But the changing landscape of construction and building materials increasingly made minimizing air leaks achievable. Industrial production of large sheet materials (drywall, plywood, etc.) meant newer buildings had fewer joints that air could work its way through, and the joints that did exist could be tighter and more uniform. Newly developed polymers such as Tyvek could be produced in thin sheets and used to cover building surfaces, and polymer foams could be used to fill in any gaps that remained.
Designing a building to work this way required the creation of new fields of expertise. People began to consider the exterior skin of the building, the “building envelope”, as a system with its own performance criteria and design requirements. Today there’s a variety of experts (building scientists, building envelope engineers, enclosures consultants) who study and design the exterior skin of the building.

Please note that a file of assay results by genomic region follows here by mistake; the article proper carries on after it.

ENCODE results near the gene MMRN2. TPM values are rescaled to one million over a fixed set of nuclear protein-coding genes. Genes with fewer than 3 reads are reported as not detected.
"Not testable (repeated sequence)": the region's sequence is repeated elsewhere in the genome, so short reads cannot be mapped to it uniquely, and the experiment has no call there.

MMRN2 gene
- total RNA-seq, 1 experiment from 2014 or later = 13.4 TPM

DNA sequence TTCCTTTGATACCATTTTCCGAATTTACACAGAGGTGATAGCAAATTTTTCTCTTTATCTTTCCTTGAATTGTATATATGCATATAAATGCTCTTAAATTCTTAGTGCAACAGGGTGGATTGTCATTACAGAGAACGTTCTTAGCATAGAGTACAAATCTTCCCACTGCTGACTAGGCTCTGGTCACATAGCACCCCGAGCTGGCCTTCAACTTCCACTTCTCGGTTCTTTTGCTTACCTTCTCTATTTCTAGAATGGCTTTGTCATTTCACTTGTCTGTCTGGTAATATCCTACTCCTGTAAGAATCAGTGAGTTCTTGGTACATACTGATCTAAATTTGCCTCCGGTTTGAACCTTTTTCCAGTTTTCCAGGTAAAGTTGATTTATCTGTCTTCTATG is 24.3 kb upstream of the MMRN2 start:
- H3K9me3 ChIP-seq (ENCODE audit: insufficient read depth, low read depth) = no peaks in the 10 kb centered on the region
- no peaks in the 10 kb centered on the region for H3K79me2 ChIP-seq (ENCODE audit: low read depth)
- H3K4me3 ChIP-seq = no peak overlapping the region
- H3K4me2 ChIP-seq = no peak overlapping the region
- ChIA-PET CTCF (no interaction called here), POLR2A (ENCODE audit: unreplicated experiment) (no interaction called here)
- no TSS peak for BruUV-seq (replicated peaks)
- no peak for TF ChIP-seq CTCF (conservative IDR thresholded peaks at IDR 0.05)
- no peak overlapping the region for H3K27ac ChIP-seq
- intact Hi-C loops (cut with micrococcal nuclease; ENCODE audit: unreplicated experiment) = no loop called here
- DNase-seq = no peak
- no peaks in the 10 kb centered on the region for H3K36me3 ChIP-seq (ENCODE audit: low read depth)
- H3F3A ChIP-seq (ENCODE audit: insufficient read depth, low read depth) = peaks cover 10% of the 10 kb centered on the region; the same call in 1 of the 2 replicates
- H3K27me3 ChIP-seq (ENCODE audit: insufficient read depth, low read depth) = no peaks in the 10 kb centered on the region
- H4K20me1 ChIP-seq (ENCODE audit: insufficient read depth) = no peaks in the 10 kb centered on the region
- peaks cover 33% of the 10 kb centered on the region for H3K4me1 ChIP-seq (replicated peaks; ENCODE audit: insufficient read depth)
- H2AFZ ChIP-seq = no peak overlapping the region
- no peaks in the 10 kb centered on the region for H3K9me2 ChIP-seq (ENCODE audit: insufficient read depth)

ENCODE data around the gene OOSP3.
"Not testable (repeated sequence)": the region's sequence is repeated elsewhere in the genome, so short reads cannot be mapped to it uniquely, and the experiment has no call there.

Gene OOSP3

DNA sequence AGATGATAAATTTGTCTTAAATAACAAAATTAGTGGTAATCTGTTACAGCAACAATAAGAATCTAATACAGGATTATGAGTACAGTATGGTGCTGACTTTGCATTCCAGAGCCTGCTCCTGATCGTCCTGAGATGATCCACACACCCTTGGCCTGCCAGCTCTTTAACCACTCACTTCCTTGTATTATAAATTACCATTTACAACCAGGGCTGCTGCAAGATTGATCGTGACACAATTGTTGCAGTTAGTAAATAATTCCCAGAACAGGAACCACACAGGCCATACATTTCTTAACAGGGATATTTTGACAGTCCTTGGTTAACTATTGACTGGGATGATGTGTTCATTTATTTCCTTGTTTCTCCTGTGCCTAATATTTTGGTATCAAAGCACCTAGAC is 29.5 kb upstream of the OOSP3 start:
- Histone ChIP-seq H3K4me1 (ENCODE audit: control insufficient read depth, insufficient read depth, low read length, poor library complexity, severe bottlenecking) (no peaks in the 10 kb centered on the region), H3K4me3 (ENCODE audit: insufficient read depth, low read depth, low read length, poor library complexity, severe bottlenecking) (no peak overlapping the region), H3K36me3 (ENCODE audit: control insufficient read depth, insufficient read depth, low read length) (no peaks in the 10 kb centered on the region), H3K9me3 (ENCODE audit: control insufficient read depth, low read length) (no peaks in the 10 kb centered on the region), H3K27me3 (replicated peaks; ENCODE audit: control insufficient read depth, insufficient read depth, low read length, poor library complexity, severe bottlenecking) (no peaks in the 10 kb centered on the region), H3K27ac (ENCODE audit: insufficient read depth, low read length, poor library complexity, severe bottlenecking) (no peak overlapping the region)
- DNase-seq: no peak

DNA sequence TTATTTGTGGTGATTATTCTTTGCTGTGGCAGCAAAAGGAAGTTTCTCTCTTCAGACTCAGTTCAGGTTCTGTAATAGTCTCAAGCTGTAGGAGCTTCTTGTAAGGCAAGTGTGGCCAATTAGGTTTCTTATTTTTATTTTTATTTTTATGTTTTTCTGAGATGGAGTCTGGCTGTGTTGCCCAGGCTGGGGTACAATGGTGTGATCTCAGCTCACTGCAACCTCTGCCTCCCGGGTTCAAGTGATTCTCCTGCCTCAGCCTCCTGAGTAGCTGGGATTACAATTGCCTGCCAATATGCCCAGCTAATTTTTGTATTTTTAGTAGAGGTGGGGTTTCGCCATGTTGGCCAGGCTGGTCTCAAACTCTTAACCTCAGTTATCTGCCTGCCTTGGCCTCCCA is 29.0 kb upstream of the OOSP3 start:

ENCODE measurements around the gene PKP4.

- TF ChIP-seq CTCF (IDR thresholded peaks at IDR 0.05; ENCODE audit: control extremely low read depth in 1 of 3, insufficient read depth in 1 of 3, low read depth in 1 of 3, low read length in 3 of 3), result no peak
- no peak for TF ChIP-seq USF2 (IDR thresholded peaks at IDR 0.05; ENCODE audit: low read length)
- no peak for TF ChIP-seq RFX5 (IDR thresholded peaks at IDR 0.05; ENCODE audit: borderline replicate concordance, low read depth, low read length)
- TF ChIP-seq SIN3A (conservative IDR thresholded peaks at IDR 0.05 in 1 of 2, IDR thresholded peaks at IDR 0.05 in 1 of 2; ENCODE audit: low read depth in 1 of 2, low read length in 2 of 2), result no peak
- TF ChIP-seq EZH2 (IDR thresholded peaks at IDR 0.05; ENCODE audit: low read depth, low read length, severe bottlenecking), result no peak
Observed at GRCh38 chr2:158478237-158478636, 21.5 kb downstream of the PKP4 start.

Initial efforts at producing tightly sealed buildings were often unsuccessful. Air leaks in a home allow energy to escape, but they can also provide a way to dry interior moisture. Sealing the building without accounting for this (such as by carefully choosing a climate-appropriate wall assembly, and ensuring the sealed building doesn’t trap moisture) was allegedly the cause of several building failures in the 1970s due to rot, mold growth, etc. The new best practices didn’t always play nicely with the old ways of building - in traditional masonry buildings for instance, masonry’s tendency to absorb water means that it’s often reliant on interior drying to function properly, and adding interior insulation and vapor barriers can induce decay. Often the easiest way to get a high-performing old building is to build a new envelope around it.